Monday December 31, 2012

I only have two motorcycles, but the rest of my stuff could more than fill an Ikea warehouse. Mallory is worse off than I am.

So how did I get to this overstuffed state? I really have no idea. But I imagine that we all suffer from the notion that almost anything, no matter how beat up, might come in handy some day. I think that "some day" part is critical: just when will someday come? Next week? Next month? How about 10 years? After listening to a friend describe the catharsis he experienced from cleaning out his garage, I cracked. "If you don’t use it, lose it," I cried, and "there will be blood."

Don’t ask me why, but I started with the maybe 10,000, randomly arranged slides I have accumulated over the years. I’ve got images of trips I’ve taken, and places I’ve lived since 1965. Australia, Paris, Vietnam, Guatemala, London, Borneo, Santa Barbara, Venice and Mt. Mansfield. They’re all there, and most of them are just mediocre pictures at best. So I attacked. I had a trashcan filled after 30 minutes of vicious tossing. OH YEAH! Time for a break.

I found myself in the garage putting the finishing touches on the winterization of the bikes. I just can’t put them down for the winter with road crud on the wheels. As I was on my back with the BMW, I started to realize that the dirt I was removing with a lightly oiled cloth was the same stuff I had collected on my last great ride of the season -- three days in central Vermont.


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Two nights at the Lilac Inn in Brandon, and two dinners at Café Provence.

One of those days had me heading west out of Brandon on 73 over to Orwell, and then north to Addison on 22A. There, the goal was to catch 17 east to Bristol (note to self: Bristol needs another visit), and then through Lincoln Gap to Warren on Rt. 100. The Gap was already closed, so I stayed on 17 as it swept north and east. It was too beautiful for words. I was threading my way along the Huntington River looking at the uplift of the Greens. It was early, so the leafless trees and hills were almost purple in the low light. But the persistent leaves on the occasional big-toothed poplars looked like someone had touched the slopes with blots of cadmium yellow from a big camel’s hair brush. The next thing I knew, I was winding my way up to Appalachian Gap. Passing the grinding truck was an afterthought -- that’s why we ride these things -- and then I pulled over for a long look west from the Gap itself. Who knew that heaven had an altitude of just under 2400 feet?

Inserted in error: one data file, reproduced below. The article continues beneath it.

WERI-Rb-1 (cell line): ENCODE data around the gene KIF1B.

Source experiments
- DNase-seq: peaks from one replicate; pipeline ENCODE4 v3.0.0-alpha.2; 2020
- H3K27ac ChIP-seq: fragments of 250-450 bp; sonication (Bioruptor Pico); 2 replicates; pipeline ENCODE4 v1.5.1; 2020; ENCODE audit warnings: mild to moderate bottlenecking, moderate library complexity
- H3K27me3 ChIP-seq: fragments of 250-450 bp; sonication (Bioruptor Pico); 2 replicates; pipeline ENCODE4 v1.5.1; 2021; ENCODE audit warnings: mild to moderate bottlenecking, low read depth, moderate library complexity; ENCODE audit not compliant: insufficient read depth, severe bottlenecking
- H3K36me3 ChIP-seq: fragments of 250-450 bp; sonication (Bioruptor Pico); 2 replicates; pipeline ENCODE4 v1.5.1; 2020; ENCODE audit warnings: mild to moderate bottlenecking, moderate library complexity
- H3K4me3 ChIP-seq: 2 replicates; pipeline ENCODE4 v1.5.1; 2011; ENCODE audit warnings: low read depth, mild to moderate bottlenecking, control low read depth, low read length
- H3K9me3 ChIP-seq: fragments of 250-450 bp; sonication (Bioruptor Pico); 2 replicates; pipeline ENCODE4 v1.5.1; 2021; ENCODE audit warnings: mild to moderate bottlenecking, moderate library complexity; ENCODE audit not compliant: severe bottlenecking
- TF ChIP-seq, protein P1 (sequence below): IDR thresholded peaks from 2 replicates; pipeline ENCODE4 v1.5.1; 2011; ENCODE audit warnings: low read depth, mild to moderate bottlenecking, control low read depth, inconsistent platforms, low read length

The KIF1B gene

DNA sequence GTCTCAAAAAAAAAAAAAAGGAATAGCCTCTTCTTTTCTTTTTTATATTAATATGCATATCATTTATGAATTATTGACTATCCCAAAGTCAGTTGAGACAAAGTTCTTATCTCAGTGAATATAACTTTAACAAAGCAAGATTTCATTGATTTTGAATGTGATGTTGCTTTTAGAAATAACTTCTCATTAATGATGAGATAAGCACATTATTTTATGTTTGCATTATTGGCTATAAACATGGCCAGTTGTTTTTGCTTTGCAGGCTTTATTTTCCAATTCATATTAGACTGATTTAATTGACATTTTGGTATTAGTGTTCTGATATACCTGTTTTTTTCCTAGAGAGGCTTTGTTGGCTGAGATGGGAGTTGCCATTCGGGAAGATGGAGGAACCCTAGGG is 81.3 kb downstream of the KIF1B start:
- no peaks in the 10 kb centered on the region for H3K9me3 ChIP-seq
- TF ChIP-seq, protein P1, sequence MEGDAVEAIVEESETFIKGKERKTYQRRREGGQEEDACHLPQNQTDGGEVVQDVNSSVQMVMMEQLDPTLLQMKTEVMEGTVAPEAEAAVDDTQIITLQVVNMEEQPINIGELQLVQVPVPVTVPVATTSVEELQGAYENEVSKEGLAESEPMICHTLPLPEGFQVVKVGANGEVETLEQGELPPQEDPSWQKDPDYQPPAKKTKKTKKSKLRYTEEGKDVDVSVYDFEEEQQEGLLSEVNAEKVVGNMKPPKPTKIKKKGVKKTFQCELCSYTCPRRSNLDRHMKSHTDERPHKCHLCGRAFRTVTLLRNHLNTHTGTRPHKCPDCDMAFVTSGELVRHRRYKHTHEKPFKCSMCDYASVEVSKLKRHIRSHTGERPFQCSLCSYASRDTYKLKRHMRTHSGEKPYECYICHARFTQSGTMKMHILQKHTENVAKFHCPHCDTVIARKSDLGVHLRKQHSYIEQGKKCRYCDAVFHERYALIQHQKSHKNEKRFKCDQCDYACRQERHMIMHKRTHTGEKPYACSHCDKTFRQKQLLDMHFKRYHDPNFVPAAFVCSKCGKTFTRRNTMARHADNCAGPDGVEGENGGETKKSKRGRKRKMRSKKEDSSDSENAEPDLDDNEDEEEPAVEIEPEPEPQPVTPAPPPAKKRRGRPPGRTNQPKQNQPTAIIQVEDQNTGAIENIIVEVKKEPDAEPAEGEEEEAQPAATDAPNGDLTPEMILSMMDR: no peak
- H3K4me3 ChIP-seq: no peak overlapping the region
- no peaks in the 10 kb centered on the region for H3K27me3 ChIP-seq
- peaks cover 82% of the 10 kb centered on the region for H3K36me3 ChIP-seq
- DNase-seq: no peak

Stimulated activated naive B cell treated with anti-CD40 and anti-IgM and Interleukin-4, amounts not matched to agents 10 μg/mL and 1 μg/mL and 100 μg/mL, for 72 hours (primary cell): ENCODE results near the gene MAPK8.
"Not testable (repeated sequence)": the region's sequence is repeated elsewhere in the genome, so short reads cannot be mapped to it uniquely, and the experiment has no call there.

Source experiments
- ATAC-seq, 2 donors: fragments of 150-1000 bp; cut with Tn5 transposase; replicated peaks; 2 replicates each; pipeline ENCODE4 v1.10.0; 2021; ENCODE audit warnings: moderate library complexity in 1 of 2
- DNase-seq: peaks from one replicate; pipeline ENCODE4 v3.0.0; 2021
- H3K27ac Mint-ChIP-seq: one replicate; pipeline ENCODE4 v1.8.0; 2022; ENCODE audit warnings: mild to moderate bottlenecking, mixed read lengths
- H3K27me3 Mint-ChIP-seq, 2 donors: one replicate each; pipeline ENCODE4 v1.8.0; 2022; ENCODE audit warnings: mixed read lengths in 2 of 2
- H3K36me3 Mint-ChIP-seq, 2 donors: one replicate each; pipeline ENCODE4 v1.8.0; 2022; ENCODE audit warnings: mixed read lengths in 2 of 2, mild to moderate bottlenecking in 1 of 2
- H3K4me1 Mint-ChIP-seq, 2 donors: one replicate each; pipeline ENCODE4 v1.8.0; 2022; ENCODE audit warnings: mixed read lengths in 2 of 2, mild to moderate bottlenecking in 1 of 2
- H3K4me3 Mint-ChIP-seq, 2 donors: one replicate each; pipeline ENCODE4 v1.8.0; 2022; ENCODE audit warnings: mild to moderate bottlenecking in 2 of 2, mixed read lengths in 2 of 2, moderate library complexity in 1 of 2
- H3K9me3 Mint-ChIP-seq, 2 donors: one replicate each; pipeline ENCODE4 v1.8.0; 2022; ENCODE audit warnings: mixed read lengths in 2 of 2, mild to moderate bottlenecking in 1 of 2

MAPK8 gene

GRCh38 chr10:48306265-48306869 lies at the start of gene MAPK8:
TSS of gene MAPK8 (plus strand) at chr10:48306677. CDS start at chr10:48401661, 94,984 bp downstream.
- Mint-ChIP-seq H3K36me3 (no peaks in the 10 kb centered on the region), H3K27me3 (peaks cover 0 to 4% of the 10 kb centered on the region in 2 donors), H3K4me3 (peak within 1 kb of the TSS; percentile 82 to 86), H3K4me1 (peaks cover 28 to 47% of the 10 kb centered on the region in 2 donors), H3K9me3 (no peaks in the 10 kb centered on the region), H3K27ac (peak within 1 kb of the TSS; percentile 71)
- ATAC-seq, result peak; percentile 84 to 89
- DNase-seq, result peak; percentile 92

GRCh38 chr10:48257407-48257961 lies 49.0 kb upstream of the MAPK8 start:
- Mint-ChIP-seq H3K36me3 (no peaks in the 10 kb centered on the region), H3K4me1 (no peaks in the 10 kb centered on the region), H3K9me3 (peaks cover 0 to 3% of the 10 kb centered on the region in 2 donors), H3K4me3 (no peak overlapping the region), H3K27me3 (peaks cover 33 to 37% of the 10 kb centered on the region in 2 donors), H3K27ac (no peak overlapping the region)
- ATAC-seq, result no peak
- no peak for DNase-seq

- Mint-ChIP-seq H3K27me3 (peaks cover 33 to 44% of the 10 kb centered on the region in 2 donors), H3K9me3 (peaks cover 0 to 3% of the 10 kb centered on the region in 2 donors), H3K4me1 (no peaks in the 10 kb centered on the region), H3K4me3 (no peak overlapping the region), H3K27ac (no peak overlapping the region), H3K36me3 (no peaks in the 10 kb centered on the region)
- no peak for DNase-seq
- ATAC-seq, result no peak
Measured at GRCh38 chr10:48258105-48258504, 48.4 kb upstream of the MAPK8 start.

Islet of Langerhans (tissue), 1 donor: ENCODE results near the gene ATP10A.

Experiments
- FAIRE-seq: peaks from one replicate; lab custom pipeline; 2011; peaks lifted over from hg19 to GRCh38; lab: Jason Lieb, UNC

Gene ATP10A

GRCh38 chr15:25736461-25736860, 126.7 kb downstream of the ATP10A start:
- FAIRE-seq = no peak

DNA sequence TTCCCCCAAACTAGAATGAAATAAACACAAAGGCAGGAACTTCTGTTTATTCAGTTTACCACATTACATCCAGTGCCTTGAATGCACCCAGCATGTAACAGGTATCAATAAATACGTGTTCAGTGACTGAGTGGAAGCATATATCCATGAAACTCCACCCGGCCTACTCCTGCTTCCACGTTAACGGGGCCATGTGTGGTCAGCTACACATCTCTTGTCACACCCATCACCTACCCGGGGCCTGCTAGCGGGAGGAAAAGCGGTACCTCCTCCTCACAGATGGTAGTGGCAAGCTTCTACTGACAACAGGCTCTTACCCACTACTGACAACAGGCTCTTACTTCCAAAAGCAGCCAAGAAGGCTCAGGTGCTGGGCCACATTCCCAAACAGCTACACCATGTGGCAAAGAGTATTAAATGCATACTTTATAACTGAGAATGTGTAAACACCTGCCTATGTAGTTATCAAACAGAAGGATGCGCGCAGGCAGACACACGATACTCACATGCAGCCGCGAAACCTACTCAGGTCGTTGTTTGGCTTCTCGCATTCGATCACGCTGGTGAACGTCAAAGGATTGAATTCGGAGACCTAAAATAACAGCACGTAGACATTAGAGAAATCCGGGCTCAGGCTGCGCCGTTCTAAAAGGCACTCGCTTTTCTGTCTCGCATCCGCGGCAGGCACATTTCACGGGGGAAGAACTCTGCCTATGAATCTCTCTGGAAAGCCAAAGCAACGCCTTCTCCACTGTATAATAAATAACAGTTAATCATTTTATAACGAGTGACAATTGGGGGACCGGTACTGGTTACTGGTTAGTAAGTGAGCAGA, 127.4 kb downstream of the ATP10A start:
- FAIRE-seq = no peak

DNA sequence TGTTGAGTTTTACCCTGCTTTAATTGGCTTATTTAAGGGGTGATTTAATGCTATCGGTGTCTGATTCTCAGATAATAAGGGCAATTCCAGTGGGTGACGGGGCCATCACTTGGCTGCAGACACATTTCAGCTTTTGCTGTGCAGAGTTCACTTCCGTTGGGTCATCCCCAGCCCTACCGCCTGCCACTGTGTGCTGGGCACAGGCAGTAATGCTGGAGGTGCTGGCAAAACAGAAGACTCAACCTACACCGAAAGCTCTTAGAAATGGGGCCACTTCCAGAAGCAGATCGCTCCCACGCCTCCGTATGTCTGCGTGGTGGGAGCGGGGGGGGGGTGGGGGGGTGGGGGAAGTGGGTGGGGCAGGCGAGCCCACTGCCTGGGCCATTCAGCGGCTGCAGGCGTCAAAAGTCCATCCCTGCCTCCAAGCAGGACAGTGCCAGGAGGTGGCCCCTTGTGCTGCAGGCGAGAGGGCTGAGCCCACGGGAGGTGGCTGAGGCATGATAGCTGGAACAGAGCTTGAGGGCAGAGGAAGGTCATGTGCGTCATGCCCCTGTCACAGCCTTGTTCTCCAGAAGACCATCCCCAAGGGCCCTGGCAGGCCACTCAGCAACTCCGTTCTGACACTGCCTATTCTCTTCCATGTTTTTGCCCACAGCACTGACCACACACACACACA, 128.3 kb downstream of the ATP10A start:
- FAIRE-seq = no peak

And then I hit Rt. 100. If you can get past the spotty frost heaves, it’s one of the very best motorcycle/bicycle/auto roads in the state. I couldn’t believe that I had forgotten this stretch of the road. The Granville Gulf Reservation is a knife-thin crease though steep cliffs, lush ferns, and occasional Hobbits. Then it was up and over Rt. 125, where I always stop and reread Frost’s poem Reluctance at his interpretive trail. It’s uncanny how well he understood a person like me. That night, I had truffle-oiled, wild-mushroom risotto at the Café as I mulled over the concept of perfection. Great memories triggered by just one layer of road dirt!

OK, back to the slides. Stay tough! The first one I picked up was of Mallory, standing next to a 15-foot tall Agave on the rough road to the top of Cerro Potosi in northern Mexico. We had just been married in San Miguel de Allende and were slowly drifting back to Vermont. There were some rare plants on top of the 12,000 giant and we were going to have a look. After just a second or two with this slide, my mind raced back to the honeymoon at Tikal, the shrimp on the docks of Alverado, the wonderful old man on the beach at Montepio, the witches of Catemaco, and on and on. Hmmm, better keep this one. In fact, why not redirect this mindless spasm to all those jars of nails and useless styrofoam pieces?

If my good friends at Thompson House have taught me one thing, it is that as we plow along in life, there comes a time when there is a lot more to see in the rear-view mirror than there is through the windshield. All of our memories can be found back there. They’re what we’ve done, where we’ve been, and who we are. Because most of us don’t publish a memoir, and who would read it anyway, they’re all we’ve got. There they are, priceless film clips, tucked away in nooks and crannies, and we can play them over and over again. Perhaps the best part is that you never know what will cue one of them up.

I put the slide back into its sleeve and put the pile of sleeves away. "Slow down, hombre. Get to work on the real junk." And I did.

Bob Engel lives in Marlboro with his motorcycles, wife and cat.